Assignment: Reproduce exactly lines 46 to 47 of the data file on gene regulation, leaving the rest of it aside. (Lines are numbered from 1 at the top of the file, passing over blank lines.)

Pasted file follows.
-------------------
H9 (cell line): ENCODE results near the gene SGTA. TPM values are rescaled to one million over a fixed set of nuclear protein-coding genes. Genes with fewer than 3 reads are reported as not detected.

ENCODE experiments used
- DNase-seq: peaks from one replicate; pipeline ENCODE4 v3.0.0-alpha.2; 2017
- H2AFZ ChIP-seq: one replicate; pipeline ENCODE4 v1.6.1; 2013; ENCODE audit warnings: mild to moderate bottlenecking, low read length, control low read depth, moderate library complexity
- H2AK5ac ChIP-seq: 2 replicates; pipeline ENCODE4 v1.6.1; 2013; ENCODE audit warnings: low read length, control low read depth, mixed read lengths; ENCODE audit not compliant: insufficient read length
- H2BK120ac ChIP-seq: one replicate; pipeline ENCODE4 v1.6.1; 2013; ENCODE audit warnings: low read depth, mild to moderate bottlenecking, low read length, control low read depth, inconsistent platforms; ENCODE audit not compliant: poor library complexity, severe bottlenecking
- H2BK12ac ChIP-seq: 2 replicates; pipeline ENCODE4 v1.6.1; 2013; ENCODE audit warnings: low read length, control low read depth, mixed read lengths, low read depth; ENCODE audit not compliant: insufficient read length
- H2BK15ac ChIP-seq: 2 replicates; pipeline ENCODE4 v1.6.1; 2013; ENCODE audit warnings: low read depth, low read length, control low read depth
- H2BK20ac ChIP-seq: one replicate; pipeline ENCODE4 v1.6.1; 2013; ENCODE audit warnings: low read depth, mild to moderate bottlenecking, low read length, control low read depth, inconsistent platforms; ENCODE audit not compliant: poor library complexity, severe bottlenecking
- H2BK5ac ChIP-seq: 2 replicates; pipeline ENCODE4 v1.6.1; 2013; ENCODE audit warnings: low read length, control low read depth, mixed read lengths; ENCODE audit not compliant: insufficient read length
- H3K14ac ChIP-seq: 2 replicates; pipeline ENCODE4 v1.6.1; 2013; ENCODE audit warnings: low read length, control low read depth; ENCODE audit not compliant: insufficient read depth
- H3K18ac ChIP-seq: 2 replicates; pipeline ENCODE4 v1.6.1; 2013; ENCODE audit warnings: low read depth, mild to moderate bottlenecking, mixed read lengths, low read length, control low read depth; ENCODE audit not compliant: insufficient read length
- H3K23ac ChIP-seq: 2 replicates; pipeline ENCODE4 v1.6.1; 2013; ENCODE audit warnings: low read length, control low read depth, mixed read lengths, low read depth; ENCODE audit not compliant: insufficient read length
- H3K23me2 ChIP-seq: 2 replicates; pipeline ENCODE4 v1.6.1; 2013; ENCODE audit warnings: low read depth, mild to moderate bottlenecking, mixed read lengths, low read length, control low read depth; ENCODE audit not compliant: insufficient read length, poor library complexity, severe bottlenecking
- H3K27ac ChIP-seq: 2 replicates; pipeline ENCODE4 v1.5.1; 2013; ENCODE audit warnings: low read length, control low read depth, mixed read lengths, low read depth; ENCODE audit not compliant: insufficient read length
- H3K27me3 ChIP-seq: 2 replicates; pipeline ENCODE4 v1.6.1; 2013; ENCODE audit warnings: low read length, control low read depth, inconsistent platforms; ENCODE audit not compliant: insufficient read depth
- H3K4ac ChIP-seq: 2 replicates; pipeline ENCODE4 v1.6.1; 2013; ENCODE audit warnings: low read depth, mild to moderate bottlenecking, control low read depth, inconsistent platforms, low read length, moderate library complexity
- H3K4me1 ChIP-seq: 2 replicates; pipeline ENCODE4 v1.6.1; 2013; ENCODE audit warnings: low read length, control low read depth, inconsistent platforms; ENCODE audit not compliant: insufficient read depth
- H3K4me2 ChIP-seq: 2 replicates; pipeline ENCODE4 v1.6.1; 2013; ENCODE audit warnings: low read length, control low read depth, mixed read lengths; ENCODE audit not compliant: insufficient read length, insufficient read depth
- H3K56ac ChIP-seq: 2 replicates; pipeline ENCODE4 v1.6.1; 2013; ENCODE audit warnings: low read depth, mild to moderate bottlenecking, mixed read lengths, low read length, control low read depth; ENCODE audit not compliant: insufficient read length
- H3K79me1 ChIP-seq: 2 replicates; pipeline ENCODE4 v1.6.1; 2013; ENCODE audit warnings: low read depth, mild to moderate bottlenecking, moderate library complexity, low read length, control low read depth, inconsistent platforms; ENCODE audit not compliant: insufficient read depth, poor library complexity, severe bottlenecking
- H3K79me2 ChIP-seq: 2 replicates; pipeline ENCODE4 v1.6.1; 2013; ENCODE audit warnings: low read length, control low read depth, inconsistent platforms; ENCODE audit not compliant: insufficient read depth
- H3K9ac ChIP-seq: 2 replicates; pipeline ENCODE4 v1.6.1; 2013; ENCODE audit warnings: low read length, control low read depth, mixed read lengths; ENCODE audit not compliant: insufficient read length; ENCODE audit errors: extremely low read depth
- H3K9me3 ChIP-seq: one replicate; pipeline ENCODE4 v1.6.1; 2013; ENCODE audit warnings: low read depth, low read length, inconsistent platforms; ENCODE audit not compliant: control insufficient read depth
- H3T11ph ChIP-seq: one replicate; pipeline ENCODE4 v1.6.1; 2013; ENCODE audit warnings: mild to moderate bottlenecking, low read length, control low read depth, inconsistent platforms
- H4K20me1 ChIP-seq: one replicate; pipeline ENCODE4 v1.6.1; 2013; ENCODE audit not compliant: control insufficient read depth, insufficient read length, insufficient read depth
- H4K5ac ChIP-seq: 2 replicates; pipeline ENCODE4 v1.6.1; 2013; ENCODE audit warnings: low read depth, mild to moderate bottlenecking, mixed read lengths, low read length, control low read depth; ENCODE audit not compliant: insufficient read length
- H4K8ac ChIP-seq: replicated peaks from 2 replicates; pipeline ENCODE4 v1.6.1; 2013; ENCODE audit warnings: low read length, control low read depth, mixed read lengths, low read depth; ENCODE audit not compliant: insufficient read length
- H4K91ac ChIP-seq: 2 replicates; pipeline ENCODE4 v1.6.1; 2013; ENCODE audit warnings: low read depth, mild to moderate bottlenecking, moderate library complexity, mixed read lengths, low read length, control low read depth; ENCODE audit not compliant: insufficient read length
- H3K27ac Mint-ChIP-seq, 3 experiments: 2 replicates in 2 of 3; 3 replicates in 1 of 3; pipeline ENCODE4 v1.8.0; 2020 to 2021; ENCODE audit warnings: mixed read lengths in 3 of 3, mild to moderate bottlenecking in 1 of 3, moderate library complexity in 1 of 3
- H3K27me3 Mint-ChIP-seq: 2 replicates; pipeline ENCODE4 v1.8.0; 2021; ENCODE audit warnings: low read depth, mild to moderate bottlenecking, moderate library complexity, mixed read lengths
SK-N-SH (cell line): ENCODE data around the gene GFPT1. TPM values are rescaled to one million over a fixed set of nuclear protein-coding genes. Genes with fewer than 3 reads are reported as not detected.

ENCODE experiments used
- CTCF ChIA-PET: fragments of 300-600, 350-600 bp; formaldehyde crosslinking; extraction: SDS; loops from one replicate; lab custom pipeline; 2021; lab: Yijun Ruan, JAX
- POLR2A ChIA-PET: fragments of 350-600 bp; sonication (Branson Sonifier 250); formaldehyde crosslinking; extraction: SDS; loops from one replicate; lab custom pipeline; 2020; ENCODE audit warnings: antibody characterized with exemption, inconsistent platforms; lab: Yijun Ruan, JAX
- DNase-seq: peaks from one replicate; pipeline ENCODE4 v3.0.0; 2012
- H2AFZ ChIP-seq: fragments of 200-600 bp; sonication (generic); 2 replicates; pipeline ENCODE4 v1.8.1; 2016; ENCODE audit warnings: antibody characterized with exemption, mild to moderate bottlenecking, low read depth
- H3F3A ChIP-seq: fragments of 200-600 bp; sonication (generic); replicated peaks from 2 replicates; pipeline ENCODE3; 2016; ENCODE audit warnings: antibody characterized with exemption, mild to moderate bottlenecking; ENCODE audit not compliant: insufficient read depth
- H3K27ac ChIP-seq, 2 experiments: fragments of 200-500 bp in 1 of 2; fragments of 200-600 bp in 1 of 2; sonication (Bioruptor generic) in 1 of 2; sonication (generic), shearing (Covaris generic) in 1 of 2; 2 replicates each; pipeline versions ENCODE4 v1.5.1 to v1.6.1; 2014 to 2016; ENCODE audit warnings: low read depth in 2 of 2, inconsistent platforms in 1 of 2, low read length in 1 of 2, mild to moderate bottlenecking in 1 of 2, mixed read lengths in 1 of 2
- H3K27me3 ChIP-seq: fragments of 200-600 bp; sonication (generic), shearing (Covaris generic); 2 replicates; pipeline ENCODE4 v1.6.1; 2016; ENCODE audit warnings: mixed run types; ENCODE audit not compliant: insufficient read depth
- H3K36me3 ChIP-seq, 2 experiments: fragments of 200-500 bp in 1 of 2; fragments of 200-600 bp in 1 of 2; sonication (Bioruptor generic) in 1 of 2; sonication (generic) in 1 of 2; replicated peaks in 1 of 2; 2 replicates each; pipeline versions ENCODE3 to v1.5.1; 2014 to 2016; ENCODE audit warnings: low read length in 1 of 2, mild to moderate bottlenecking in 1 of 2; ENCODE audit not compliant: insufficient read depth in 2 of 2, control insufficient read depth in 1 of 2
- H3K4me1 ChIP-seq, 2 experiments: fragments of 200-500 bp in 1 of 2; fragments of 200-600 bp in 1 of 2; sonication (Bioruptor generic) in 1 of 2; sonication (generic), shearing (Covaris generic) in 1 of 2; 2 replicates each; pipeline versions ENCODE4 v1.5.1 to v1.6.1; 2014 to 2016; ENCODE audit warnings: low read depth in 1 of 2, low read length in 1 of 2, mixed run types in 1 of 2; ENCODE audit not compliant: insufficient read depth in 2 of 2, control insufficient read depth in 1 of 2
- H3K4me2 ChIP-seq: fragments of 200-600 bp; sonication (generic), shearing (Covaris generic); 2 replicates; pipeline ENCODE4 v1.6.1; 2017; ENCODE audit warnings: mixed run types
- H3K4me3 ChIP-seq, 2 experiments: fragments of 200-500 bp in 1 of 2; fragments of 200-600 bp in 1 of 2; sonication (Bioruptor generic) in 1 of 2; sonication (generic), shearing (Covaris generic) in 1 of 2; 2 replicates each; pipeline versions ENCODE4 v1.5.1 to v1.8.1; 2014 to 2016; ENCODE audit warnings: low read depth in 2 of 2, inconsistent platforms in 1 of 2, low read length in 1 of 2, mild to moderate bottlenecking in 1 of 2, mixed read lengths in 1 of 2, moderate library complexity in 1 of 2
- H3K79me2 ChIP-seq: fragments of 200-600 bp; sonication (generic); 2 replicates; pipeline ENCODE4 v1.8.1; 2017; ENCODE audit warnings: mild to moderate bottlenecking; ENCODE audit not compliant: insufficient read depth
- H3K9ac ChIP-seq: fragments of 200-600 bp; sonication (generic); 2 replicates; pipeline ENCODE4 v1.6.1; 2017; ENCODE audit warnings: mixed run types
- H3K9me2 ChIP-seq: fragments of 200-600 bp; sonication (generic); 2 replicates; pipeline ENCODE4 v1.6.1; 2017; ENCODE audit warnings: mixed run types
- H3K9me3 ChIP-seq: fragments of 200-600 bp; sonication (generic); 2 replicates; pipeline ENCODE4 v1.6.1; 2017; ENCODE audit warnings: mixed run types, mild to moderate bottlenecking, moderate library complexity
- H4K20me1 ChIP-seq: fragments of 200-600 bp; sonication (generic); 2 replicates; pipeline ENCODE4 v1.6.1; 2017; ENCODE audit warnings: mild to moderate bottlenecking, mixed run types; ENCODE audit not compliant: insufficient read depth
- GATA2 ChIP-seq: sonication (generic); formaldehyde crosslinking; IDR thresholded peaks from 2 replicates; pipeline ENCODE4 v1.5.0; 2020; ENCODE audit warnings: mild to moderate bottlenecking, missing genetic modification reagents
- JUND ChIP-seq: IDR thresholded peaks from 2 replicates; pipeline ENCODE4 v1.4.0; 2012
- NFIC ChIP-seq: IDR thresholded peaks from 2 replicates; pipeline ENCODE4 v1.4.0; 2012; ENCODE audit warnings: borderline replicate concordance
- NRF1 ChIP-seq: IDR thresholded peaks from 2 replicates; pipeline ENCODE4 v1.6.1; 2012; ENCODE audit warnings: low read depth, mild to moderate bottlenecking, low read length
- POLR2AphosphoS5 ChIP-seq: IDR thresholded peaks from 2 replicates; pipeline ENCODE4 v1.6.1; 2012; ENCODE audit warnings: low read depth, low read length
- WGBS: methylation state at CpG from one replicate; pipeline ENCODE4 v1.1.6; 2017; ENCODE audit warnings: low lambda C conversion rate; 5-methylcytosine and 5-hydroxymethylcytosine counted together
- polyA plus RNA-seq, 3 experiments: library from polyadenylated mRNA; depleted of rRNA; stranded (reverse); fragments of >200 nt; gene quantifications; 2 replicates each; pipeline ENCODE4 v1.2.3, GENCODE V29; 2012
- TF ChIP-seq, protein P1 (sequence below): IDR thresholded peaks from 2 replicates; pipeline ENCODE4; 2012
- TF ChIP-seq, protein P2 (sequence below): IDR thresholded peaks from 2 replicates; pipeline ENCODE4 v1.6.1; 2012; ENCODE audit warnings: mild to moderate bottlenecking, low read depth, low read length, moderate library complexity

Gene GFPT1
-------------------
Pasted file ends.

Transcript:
- H3K9ac ChIP-seq: fragments of 200-600 bp; sonication (generic); 2 replicates; pipeline ENCODE4 v1.6.1; 2017; ENCODE audit warnings: mixed run types
- H3K9me2 ChIP-seq: fragments of 200-600 bp; sonication (generic); 2 replicates; pipeline ENCODE4 v1.6.1; 2017; ENCODE audit warnings: mixed run types